But what you also need to do is think about what Amazon is doing. Think about what Airbnb is doing. Think about what other successful businesses that you know are doing. And the first of those is they’re building direct relationships with customers. You need to build direct relationships with your customers. And I know that may seem hard given everything that’s going on right now, but there’s this old adage you’ve undoubtedly heard. I’ve probably said it on the show before that the best time to plant a tree is 10 years ago. The second best time is today.

So grow your email list. Start a loyalty program, right? You think of Amazon Prime as being this really big, huge thing. And Amazon is looking for ways to continue it because they see that people who participate in the loyalty program actually buy from them more often.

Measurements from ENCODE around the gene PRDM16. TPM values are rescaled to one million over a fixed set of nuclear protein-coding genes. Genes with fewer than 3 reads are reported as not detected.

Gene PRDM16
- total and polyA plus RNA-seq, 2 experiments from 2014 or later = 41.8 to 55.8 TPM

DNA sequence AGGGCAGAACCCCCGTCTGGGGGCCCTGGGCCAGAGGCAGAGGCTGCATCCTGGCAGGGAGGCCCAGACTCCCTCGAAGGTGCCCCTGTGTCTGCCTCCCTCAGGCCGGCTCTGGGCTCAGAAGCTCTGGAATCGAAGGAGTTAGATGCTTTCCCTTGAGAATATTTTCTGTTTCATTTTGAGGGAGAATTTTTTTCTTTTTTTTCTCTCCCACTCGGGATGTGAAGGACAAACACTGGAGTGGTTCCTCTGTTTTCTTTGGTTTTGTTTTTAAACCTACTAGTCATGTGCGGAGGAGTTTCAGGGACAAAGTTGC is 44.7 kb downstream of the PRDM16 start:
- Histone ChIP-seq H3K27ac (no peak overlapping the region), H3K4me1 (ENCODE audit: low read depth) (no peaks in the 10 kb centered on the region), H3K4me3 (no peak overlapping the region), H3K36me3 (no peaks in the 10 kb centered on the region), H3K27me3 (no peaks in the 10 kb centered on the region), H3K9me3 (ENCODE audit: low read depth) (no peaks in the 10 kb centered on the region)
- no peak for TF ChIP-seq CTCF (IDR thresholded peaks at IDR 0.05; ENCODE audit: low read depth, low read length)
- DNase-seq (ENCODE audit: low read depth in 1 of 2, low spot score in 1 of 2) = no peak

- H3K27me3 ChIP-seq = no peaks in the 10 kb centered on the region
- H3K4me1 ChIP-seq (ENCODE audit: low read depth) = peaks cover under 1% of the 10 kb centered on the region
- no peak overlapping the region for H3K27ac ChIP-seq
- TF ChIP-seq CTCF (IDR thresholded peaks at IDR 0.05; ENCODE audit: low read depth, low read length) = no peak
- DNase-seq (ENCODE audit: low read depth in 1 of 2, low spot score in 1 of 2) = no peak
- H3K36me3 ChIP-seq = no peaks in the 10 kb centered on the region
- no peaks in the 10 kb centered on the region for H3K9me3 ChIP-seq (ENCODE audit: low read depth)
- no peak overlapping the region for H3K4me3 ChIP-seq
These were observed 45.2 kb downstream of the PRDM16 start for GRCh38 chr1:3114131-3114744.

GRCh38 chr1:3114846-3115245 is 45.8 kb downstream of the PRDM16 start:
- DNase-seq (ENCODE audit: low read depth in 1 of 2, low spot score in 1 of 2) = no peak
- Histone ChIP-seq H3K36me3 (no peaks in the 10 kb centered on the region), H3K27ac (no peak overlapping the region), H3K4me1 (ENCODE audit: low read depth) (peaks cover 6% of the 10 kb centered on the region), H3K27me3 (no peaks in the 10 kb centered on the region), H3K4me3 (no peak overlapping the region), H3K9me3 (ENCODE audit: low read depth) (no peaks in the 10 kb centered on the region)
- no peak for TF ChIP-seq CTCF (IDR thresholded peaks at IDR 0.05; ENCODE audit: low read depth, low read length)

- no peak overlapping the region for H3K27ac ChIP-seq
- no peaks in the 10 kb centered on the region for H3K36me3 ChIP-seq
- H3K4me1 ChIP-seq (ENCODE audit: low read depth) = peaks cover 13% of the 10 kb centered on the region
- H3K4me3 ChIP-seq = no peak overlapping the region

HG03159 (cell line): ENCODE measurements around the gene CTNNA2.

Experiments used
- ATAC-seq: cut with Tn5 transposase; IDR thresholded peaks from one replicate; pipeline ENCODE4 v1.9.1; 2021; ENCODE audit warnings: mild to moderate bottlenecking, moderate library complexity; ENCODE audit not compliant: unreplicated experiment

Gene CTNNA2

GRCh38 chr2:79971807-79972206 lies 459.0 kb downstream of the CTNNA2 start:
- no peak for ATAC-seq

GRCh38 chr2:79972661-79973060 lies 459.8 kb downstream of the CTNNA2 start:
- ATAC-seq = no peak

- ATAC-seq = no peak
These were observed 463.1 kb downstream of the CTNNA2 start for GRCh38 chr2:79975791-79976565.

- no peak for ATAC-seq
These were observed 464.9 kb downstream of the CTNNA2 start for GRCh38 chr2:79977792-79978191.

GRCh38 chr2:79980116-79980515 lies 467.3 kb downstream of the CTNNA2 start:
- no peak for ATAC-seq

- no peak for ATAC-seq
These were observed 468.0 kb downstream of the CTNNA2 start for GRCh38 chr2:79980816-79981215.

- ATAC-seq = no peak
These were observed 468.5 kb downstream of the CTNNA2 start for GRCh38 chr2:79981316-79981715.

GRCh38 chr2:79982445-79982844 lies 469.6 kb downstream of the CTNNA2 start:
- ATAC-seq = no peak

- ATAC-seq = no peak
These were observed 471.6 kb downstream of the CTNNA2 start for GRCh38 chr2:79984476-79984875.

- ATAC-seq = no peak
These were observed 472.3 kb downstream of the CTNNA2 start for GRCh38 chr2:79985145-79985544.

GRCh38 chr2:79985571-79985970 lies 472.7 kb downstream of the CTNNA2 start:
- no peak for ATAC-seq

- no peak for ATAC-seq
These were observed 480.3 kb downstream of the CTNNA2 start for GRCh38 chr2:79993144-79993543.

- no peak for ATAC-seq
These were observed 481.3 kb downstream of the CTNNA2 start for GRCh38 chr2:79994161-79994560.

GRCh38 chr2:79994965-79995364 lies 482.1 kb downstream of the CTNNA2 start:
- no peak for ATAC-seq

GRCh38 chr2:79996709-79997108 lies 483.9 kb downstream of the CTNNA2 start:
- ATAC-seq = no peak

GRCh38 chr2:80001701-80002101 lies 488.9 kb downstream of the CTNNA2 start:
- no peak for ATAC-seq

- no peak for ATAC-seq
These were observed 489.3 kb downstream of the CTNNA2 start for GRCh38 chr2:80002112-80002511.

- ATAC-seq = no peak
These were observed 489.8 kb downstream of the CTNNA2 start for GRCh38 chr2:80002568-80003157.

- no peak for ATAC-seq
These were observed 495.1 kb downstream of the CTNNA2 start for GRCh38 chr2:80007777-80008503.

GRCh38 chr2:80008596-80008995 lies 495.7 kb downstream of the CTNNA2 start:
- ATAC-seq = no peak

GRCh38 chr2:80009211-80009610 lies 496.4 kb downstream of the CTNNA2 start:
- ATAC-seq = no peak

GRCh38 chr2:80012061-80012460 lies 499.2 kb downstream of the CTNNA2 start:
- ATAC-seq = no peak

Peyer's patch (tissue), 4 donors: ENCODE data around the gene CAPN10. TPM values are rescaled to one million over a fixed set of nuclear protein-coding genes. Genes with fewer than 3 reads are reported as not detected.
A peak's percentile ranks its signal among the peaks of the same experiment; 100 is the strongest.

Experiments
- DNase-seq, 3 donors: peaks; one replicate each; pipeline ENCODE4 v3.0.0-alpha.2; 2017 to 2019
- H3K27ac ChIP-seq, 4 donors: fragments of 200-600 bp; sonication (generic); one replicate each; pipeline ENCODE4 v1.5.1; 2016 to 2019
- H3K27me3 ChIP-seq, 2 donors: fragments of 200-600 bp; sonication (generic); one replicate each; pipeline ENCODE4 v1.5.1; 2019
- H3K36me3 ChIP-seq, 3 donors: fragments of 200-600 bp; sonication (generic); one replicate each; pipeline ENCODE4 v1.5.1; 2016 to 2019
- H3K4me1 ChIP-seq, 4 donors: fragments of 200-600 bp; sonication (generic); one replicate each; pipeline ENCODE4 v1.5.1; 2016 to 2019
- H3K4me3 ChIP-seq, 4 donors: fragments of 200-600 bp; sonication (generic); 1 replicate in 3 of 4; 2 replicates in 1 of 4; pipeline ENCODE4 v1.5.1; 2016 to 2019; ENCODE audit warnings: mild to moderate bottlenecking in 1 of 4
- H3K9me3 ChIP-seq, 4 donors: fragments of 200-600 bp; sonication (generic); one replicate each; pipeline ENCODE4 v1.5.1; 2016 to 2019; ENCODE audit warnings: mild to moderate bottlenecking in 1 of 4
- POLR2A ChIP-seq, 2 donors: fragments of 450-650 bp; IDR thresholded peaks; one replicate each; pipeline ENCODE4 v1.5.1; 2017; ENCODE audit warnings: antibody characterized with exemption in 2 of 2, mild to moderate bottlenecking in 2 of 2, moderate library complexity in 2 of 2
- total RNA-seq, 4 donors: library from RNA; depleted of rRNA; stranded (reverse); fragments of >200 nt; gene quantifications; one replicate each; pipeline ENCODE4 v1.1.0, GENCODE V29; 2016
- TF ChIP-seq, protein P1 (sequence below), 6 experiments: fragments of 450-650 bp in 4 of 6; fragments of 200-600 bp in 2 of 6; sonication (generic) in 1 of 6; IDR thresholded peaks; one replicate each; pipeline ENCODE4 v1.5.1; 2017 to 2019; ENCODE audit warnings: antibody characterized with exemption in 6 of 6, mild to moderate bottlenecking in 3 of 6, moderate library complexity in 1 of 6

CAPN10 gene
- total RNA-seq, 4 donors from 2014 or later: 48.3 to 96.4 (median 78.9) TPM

Now there are two ways to build a loyalty program. I don’t want to go down this rabbit hole too much on today’s episode. But you basically can think about loyalty programs working one of two ways. One is a rewards program, which is the way many work if you think about airlines and hotels and the like, you know, you stay with us, we give you points. You can later use those points as currency to buy more hotel stays or more airline tickets or other things, gifts and stuff like that.

And then the other way is a recognition program, which is really the way Prime works more, which is you recognize your customers. And they gain benefits for being loyal customers, as opposed to gaining points that they later trade in for something.
I know a small farm stand that’s not far from where I live, that has a loyalty program. That is a recognition and rewards program. So you can do this as a small company. If you are a small business, you can do this as a mid sized business. You can do this in B2B. How do you recognize your best customers? How do you reward them for continuing to do business with you?